I did not grow up with music playing in my home every day... maybe the occasional Saturday or Sunday as we cleaned the house. If there was music playing, it was in my room as I played video games as a kid. My wife, on the other hand, had music playing in her childhood home much more than I did. I'm assuming that's part of the reason she can recite lyrics from decades old songs from memory as though she was forced to memorize them for an exam. Either way, she lived with music in her home and she has grown into an adult that loves to add music to any occasion or task. When we first moved in together I noticed that I was playing music in the home much more often than I had when I lived alone. As we add whole home music to more and more rooms in our home, this has become even more common. If we aren't actively watching something on TV, there is music playing somewhere in the home. Our shower routine will never be without music again... a la Ferris Bueller!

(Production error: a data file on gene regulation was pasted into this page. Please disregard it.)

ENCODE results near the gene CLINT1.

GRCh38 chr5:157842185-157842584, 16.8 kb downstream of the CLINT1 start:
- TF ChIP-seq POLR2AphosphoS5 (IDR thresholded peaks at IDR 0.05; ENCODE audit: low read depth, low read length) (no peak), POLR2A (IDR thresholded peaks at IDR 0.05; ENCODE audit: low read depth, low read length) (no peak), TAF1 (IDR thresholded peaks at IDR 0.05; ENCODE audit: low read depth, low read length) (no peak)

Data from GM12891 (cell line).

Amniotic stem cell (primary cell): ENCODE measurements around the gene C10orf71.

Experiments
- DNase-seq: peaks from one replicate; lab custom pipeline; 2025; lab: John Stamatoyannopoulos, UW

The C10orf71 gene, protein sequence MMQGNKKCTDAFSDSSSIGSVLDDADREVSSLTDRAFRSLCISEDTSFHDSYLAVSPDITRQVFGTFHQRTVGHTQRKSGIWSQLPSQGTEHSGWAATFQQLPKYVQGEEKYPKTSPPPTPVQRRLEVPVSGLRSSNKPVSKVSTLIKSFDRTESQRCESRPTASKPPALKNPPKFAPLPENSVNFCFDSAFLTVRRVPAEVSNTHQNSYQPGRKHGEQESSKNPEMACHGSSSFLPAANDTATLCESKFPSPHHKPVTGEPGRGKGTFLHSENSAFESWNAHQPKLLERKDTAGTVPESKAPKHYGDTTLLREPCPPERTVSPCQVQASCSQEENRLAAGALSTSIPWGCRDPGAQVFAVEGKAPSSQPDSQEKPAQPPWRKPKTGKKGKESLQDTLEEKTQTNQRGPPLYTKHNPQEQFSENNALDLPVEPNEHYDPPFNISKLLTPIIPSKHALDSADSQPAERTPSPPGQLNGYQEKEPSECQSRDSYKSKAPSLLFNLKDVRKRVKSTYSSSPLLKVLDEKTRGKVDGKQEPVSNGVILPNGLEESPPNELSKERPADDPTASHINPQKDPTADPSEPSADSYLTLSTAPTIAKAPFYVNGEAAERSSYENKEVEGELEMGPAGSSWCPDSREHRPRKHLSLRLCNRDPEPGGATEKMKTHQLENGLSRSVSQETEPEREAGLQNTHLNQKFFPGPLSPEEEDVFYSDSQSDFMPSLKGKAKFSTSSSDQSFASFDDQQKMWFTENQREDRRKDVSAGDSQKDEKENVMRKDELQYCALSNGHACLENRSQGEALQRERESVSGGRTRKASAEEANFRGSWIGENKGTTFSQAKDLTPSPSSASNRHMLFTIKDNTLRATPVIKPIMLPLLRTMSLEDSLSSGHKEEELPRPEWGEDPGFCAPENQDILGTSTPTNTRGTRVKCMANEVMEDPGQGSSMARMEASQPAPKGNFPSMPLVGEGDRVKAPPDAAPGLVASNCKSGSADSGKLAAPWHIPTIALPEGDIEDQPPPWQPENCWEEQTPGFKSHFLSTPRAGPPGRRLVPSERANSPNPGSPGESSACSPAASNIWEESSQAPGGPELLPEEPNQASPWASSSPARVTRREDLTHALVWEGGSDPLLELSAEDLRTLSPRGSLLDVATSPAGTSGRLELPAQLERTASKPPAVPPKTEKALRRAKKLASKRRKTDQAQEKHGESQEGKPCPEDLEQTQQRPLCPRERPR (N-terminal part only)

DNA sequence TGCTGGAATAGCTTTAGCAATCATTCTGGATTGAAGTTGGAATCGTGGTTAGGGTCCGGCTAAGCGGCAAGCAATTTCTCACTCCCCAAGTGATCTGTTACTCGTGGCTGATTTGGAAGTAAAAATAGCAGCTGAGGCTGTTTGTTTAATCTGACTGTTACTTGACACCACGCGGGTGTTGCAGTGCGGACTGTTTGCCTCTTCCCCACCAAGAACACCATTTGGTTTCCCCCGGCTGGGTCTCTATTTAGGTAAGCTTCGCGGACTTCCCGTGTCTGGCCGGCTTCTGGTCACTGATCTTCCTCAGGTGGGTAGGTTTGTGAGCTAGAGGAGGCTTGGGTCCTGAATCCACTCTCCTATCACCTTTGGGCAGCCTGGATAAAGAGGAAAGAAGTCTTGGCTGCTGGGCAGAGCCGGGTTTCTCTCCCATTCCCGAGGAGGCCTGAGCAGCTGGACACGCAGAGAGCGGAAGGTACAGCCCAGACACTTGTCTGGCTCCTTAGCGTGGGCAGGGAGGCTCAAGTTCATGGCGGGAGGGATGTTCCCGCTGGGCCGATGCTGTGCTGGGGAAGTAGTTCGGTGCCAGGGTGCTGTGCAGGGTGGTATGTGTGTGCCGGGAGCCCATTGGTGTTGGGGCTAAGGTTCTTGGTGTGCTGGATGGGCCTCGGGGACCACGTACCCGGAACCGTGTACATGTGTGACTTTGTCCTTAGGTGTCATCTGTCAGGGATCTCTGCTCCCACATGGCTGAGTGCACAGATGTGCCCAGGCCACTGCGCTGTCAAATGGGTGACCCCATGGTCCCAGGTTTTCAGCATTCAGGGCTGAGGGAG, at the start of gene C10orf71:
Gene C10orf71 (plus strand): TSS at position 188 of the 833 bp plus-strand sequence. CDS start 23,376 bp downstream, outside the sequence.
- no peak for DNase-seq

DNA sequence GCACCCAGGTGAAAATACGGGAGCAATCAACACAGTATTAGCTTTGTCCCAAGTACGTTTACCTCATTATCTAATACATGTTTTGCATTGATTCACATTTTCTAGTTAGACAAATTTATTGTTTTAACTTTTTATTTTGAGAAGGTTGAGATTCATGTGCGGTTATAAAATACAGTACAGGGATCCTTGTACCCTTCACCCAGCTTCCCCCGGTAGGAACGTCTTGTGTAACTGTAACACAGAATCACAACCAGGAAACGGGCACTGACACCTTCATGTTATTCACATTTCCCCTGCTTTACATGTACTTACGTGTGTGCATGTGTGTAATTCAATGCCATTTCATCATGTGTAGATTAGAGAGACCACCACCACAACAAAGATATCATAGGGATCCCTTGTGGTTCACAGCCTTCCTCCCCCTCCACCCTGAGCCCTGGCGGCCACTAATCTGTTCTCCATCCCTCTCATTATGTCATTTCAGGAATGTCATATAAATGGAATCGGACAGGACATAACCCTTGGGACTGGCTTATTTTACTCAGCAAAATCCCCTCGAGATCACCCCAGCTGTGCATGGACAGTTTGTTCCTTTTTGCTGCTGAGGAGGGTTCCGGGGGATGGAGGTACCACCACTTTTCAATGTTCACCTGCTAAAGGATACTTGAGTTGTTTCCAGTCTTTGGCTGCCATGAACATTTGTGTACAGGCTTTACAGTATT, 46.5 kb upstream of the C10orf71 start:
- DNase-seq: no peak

Recently, Sonos in conjunction with Apple Music conducted a study on music's affect in the home, and the findings were nothing short of amazing. The study was led by Daniel Levitin, who has literally written the book on music's affect on your brain. In short, 30,000 general music listening people were polled, and more importantly an experiment was conducted in 30 homes throughout the world. For 1 week, those homes were not allowed to play music aloud... then the next week they did. Levitin called the findings of the study "a nexus of intimacy and togertherness". Music really does bring people together.
Here are some of the findings that jumped out at me:
As you can see, a whole house music system can really change the way you live and love in your home. With more and more technology pushing relationships away from face to face interaction, a home music system can bring everyone back together. I can honestly say from experience that it has changed my home life and I'm sure it will do the same for you.